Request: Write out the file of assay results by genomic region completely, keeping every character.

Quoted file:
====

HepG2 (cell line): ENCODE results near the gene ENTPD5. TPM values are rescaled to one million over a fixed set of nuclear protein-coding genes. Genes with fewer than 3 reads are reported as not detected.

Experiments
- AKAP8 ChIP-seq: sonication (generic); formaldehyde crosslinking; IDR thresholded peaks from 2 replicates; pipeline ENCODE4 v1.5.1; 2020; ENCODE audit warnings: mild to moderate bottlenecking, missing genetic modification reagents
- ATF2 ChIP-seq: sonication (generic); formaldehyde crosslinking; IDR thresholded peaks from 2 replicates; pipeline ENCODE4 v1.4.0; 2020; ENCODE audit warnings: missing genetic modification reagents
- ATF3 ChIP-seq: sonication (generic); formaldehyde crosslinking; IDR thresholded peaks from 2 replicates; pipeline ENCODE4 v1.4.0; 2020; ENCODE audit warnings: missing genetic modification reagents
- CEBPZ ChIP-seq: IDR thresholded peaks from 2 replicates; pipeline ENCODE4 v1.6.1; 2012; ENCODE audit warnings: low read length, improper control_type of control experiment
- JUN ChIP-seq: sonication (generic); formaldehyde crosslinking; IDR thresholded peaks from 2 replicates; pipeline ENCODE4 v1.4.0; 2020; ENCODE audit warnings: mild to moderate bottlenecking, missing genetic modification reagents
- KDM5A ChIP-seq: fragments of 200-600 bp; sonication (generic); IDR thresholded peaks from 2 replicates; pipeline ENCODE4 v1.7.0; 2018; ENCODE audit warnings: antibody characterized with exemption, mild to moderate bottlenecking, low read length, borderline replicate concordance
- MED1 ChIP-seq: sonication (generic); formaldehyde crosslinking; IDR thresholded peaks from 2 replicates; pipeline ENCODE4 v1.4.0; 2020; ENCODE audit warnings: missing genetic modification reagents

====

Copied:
HepG2 (cell line): ENCODE results near the gene ENTPD5. TPM values are rescaled to one million over a fixed set of nuclear protein-coding genes. Genes with fewer than 3 reads are reported as not detected.

Experiments
- AKAP8 ChIP-seq: sonication (generic); formaldehyde crosslinking; IDR thresholded peaks from 2 replicates; pipeline ENCODE4 v1.5.1; 2020; ENCODE audit warnings: mild to moderate bottlenecking, missing genetic modification reagents
- ATF2 ChIP-seq: sonication (generic); formaldehyde crosslinking; IDR thresholded peaks from 2 replicates; pipeline ENCODE4 v1.4.0; 2020; ENCODE audit warnings: missing genetic modification reagents
- ATF3 ChIP-seq: sonication (generic); formaldehyde crosslinking; IDR thresholded peaks from 2 replicates; pipeline ENCODE4 v1.4.0; 2020; ENCODE audit warnings: missing genetic modification reagents
- CEBPZ ChIP-seq: IDR thresholded peaks from 2 replicates; pipeline ENCODE4 v1.6.1; 2012; ENCODE audit warnings: low read length, improper control_type of control experiment
- JUN ChIP-seq: sonication (generic); formaldehyde crosslinking; IDR thresholded peaks from 2 replicates; pipeline ENCODE4 v1.4.0; 2020; ENCODE audit warnings: mild to moderate bottlenecking, missing genetic modification reagents
- KDM5A ChIP-seq: fragments of 200-600 bp; sonication (generic); IDR thresholded peaks from 2 replicates; pipeline ENCODE4 v1.7.0; 2018; ENCODE audit warnings: antibody characterized with exemption, mild to moderate bottlenecking, low read length, borderline replicate concordance
- MED1 ChIP-seq: sonication (generic); formaldehyde crosslinking; IDR thresholded peaks from 2 replicates; pipeline ENCODE4 v1.4.0; 2020; ENCODE audit warnings: missing genetic modification reagents